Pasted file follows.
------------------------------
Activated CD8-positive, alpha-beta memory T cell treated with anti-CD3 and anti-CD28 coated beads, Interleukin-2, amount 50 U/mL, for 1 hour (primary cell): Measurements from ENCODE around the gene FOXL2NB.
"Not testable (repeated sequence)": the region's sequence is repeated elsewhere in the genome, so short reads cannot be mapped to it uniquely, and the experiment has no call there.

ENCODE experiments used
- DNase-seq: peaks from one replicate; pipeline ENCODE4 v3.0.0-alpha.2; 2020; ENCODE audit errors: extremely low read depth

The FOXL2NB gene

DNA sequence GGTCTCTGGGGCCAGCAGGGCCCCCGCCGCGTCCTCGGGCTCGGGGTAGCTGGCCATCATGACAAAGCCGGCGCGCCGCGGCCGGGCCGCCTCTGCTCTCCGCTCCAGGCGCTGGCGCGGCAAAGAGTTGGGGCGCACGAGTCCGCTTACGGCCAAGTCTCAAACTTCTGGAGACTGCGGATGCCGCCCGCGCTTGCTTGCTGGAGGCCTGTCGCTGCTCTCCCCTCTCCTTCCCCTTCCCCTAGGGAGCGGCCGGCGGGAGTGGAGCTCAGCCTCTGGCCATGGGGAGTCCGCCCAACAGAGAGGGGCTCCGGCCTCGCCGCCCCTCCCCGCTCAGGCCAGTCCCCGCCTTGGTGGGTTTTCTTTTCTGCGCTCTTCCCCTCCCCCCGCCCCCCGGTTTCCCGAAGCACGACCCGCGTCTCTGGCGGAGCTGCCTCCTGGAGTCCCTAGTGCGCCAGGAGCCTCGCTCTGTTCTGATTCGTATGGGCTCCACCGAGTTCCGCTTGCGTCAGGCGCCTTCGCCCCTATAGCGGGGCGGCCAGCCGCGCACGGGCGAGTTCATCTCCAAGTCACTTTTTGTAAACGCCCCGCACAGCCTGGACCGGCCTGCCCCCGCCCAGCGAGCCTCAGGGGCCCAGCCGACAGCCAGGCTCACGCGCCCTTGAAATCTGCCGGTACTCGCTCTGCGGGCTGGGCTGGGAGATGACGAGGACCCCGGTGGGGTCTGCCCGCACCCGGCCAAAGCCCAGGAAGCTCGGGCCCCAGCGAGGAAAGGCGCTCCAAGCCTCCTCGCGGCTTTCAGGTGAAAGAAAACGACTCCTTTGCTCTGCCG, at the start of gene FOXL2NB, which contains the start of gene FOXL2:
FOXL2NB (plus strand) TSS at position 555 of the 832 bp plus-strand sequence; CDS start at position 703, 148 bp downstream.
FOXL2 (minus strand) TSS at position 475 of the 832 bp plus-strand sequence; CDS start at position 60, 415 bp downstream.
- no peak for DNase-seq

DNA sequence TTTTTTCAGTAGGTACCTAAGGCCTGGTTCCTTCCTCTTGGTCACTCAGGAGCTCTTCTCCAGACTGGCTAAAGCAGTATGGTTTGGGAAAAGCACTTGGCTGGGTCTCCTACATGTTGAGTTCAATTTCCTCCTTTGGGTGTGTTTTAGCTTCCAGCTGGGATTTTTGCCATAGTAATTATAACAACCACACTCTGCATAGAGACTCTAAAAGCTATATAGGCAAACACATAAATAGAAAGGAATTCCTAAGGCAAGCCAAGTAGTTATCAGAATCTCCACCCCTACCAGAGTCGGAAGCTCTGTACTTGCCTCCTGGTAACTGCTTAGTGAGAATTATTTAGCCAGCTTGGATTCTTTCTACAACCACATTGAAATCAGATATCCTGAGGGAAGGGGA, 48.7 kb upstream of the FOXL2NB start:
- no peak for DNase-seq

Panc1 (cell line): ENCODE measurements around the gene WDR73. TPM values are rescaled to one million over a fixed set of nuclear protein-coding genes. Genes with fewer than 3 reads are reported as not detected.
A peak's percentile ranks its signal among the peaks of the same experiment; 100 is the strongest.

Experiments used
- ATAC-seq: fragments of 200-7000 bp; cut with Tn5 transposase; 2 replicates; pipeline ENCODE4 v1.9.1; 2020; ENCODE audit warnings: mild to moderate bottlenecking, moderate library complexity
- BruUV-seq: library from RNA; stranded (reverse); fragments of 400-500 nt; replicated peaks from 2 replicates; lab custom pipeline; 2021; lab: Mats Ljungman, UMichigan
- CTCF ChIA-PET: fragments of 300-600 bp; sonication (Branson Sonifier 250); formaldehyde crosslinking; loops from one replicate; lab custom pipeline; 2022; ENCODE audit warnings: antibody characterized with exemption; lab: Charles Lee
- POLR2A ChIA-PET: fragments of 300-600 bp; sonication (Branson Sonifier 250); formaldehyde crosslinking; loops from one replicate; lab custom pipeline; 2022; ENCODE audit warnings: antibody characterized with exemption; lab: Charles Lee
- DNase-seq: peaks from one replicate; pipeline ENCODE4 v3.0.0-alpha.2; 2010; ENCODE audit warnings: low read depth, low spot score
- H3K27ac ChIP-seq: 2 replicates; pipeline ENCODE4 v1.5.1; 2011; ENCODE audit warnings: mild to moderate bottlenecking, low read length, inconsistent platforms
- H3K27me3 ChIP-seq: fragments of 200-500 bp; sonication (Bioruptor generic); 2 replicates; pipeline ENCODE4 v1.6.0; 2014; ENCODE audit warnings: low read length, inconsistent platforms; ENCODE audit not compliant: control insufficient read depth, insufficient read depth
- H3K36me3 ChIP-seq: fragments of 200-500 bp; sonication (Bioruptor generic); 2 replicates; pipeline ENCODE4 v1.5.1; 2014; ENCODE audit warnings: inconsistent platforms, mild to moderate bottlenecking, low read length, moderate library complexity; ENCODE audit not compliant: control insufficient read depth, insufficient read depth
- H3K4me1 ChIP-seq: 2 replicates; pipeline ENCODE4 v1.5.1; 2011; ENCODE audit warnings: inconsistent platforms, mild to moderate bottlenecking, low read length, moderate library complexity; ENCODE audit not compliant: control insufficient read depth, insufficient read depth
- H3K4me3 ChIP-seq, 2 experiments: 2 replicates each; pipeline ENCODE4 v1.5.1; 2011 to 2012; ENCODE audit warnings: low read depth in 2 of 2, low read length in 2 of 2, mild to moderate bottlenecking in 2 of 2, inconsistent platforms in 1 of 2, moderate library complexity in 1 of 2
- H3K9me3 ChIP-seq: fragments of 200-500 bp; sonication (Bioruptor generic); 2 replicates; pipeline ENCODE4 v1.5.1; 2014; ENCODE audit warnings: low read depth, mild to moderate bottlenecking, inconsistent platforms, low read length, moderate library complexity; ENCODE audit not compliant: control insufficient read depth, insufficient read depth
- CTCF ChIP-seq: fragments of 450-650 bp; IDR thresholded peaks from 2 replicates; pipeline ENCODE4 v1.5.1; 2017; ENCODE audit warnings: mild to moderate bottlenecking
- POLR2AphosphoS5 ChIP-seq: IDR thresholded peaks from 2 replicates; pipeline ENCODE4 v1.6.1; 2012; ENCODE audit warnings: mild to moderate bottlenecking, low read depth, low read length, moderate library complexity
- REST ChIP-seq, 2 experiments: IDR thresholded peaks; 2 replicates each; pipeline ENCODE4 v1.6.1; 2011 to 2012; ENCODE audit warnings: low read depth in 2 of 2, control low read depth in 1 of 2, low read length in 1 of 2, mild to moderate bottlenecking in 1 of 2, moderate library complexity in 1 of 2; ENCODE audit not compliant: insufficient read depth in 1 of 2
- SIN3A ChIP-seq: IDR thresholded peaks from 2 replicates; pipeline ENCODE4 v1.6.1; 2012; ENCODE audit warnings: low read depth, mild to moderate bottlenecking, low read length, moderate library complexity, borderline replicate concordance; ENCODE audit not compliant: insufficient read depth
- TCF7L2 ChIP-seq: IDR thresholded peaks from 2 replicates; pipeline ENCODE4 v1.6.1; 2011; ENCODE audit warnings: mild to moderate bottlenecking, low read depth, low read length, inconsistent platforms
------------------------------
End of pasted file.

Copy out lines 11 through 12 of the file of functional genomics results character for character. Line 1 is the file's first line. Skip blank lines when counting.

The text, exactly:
- no peak for DNase-seq

Panc1 (cell line): ENCODE measurements around the gene WDR73. TPM values are rescaled to one million over a fixed set of nuclear protein-coding genes. Genes with fewer than 3 reads are reported as not detected.